CCDS receives major gift from alumnus to expand, enhance makerspace program
CCDS receives major gift from alumnus to expand, enhance makerspace program

Cincinnati Country Day School has received a $100,000 gift to expand and enhance the school's makerspace program. The gift from Bill Pugh '78 and his wife, Lisa Orange, establishes the Innovation and Design Fund, which will propel the school's program around designing, creating, and inventing as an extension of the learning process.

Pugh, a computer science professor at the University of Maryland, was motivated to make the gift after a recent visit to CCDS. "When I saw the work Marcus Twyford and others were doing to support making activities at Country Day, I decided I wanted to help them take it to the next level."

Pugh will be on CCDS's campus Thursday to talk with students about computers, technology, and makerspaces.

"In looking back on my own learning experiences and working with students, I've found the best way for students to reach their potential is to get motivated to work on their own ideas for multidisciplinary projects; even better if they do this as part of a team effort," Pugh said.

"The intersection of design and technology are fertile ground for such projects. Country Day has been a leader in fostering and encouraging such work."

Twyford, a computer science and engineering teacher, has already made plans to enhance the current makerspace with more CAD (computer automated design) training and after-school events to encourage more of the CCDS student body to participate. Two new makerspaces will be located at "7125" (formerly the Early Childhood House) and the old muscle room, where project design and fabrication will occur. With money from the Innovation and Design Fund, the school has purchased more equipment and tools and enhanced programs to help students design, build, and create for classes, projects, hobbies, or startups.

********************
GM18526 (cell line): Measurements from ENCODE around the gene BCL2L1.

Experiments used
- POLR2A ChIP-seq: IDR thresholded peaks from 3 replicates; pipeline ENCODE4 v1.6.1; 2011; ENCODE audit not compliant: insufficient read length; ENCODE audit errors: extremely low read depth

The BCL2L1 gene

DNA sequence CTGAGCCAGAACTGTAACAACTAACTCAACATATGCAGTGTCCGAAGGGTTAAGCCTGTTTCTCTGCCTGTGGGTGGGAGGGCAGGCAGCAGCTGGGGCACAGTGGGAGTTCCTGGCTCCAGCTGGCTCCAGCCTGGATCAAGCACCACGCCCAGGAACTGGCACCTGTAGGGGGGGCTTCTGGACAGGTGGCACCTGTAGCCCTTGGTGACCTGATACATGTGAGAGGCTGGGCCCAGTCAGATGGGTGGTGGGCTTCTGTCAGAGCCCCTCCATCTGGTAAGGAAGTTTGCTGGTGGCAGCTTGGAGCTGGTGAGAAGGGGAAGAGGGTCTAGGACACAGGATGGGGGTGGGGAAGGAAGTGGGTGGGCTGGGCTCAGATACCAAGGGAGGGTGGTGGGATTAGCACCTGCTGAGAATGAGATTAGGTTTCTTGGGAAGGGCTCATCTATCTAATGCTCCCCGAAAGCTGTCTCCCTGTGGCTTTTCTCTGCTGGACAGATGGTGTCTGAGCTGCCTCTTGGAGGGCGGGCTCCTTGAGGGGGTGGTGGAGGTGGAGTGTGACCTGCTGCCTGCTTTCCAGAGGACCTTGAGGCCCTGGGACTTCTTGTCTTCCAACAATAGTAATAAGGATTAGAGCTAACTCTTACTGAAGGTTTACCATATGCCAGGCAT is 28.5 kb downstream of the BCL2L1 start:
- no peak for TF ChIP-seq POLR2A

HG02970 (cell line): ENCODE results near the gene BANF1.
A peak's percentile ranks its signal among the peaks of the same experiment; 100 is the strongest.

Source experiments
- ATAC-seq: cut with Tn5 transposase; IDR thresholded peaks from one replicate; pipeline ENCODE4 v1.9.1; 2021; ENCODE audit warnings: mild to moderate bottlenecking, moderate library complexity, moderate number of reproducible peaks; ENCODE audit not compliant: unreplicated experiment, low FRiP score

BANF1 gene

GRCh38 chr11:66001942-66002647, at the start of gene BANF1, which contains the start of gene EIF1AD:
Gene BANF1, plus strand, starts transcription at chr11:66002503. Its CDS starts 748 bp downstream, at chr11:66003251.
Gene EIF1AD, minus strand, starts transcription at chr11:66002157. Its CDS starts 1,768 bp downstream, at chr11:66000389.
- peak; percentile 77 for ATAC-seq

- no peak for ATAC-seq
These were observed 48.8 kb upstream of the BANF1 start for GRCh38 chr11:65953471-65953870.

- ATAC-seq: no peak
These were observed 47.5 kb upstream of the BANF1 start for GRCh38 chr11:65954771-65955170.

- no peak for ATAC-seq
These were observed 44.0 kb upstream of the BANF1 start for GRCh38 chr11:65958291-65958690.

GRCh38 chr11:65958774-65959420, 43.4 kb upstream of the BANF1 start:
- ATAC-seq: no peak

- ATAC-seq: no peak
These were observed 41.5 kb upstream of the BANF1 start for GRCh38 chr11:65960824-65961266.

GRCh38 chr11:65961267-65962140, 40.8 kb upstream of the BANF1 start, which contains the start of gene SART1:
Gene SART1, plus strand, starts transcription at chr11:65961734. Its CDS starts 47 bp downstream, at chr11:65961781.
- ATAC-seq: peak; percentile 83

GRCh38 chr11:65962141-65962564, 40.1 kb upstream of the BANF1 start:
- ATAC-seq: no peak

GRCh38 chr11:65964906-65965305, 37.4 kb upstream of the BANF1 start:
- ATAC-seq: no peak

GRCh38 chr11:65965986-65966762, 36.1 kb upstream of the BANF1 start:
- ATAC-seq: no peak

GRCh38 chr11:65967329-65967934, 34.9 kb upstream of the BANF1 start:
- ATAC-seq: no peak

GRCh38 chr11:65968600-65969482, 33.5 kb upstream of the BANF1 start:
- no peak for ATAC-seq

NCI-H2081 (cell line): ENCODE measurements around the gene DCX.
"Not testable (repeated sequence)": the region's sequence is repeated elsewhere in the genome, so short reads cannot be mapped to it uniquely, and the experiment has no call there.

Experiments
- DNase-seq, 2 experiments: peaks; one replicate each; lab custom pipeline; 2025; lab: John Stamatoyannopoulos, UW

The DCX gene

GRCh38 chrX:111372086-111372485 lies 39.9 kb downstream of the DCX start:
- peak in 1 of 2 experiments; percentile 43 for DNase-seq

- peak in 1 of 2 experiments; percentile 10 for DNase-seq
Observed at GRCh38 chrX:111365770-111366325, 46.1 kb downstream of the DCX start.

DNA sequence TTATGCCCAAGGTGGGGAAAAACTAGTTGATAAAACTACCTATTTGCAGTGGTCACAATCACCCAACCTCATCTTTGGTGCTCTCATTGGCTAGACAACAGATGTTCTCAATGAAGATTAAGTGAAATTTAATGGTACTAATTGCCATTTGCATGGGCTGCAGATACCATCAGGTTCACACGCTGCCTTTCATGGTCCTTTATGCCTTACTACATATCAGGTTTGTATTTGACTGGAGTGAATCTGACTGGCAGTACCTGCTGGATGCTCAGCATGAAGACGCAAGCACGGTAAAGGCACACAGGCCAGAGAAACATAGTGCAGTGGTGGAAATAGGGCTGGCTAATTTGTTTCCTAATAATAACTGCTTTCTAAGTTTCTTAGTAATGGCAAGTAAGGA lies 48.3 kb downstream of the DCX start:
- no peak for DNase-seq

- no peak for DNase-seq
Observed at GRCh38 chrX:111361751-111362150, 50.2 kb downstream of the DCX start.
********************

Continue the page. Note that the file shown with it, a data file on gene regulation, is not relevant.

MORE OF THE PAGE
"This is a game changer, the start of more opportunities for students to explore college majors and careers." Twyford said. "It permits us to do more, dig deeper, and offer targeted independent studies. I have one student taking a mini-course in the field of bio-mechatronics. She wants to learn how to build prosthetics. She took my engineering class, printed 3-D hands and now wants to take the projects further."

Twyford is confident that Cincinnati Country Day School is ahead of local schools in the makerspace movement. "In terms of resources, space, and curriculum, we are on par with many colleges. This fund will continue to strengthen and grow opportunities for students and teachers who want to explore the world of making, and everyone at Country Day is deeply grateful to the Pughs for their visionary leadership."

To make an online contribution to the Innovation and Design Fund, click here. Please list Innovation and Design Fund in the comments section.